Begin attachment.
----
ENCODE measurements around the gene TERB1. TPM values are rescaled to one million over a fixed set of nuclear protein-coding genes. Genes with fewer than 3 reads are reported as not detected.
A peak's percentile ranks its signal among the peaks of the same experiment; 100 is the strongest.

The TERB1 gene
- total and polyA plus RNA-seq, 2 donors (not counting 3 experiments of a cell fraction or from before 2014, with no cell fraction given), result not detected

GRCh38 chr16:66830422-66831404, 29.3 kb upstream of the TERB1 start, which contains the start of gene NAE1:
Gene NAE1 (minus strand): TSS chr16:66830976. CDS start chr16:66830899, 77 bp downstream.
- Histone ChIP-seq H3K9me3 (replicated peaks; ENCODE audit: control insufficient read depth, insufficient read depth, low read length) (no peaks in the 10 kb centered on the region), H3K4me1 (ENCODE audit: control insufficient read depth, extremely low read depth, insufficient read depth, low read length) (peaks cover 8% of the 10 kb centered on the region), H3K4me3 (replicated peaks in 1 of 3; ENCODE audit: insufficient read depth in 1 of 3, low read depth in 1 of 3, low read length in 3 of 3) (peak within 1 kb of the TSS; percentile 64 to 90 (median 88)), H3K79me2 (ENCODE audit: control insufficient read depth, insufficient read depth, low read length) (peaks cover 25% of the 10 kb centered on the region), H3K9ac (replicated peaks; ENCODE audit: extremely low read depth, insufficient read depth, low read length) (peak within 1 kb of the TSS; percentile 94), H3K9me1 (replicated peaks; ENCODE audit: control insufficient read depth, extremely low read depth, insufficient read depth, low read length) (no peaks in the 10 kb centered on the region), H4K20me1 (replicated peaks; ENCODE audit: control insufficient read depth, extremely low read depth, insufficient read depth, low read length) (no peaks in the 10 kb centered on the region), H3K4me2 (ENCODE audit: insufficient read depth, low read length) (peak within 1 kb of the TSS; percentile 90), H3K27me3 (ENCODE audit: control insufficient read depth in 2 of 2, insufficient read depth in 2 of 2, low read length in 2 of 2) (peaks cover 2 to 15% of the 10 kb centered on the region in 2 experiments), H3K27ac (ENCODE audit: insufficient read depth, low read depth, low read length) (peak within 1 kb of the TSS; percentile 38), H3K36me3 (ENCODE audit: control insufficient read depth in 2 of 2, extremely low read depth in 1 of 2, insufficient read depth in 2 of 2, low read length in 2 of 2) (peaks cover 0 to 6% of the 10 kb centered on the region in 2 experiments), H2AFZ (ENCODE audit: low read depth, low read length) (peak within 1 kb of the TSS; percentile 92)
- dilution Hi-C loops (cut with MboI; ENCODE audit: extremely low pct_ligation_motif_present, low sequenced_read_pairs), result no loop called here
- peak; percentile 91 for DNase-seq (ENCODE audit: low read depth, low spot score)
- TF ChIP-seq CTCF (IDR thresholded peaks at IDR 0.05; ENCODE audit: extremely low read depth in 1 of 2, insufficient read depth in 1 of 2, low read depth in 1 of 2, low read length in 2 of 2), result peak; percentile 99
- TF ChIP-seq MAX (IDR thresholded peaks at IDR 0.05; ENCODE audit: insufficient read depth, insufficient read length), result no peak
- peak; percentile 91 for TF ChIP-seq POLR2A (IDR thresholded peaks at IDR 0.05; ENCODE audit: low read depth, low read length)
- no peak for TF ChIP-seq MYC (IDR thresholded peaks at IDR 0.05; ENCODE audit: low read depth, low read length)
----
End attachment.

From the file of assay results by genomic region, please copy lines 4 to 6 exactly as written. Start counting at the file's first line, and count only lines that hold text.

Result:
- total and polyA plus RNA-seq, 2 donors (not counting 3 experiments of a cell fraction or from before 2014, with no cell fraction given), result not detected

GRCh38 chr16:66830422-66831404, 29.3 kb upstream of the TERB1 start, which contains the start of gene NAE1:
Gene NAE1 (minus strand): TSS chr16:66830976. CDS start chr16:66830899, 77 bp downstream.